THE BAD STUFF

 Most generic brands have been robbed of the micronutrients that make milk worth drinking to begin
with. Furthermore, non-organic cattle are eating crops injected with genes from other organisms to manipulate their DNA (GMOs, or genetically modified organisms) and increase industrial efficiency.


I know we are the only mammals to drink milk after we stop breast feeding, but I love milk. You just need to stick to skim milk to save fat and calories. 

Thursday, February 20, 2014

15 different ways to become healthier.


If you can't splurge on classes . . . DO A WORKOUT DVD. You can get a solid workout in your own living room for the price of a private yoga lesson or a few dance classes. The trick is to stay motivated when your comfy couch is beckoning from a few feet away. These tricks can help:
1. Treat your workout time like an actual class. Schedule time in your day to work out, and stick with it.
2. Even if you don't feel like pushing yourself to the limit, at least push yourself to start.

3. Invite a friend.
If you can't splurge on a trainer . . . HOLD YOURSELF ACCOUNTABLE. Personal trainers provide structure and accountability to your fitness regimen. But if it's out of your budget, here's how you can reap the same benefits on your own:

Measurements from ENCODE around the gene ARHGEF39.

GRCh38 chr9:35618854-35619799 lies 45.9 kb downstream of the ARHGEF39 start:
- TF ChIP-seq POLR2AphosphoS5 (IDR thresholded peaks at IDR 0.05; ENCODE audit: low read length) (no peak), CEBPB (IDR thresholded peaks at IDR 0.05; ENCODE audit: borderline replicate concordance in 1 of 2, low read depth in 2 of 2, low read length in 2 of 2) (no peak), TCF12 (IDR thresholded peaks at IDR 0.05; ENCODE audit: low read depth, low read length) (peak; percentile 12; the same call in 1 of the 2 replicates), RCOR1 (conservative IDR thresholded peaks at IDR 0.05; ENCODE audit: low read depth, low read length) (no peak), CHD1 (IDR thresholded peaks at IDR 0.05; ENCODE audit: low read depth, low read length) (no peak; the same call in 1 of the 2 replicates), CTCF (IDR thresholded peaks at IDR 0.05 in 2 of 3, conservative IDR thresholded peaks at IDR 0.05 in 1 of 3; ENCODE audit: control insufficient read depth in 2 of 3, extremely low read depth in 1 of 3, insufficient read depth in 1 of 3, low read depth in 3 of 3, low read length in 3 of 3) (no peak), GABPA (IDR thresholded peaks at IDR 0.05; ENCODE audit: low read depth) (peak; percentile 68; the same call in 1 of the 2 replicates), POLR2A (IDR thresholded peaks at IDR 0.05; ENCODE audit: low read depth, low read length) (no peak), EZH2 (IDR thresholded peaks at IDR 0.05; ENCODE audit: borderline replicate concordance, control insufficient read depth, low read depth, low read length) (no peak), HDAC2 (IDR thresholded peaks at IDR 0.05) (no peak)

4. Join an online community.  
5. Get high-tech help from goal-tracking apps and websites that allow you to monitor your progress.

6. Take a picture. The motivational power of 'before' photos is massive, because you're going to improve.
If you cannot splurge on a gym membership . . . HIT THE PAVEMENT. Think of the great outdoors as an enormous, free cardio room. Here are a few ways to get your heart pumping, no equipment necessary.

7. To torch fat, do outdoor intervals. Run up a hill or stairs at top speed for up to a minute, then walk back down at your normal pace to catch your breath and recover.
8. Check a map. Your local geography might offer a unique workout opportunity—are there mountains to climb, oceans to swim, or a stadium for stair running?

9. Go back to the DVD rack.